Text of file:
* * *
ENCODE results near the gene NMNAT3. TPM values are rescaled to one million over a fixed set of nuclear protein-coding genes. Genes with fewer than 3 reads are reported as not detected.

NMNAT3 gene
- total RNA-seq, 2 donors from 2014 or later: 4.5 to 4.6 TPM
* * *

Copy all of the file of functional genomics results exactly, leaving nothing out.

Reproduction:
ENCODE results near the gene NMNAT3. TPM values are rescaled to one million over a fixed set of nuclear protein-coding genes. Genes with fewer than 3 reads are reported as not detected.

NMNAT3 gene
- total RNA-seq, 2 donors from 2014 or later: 4.5 to 4.6 TPM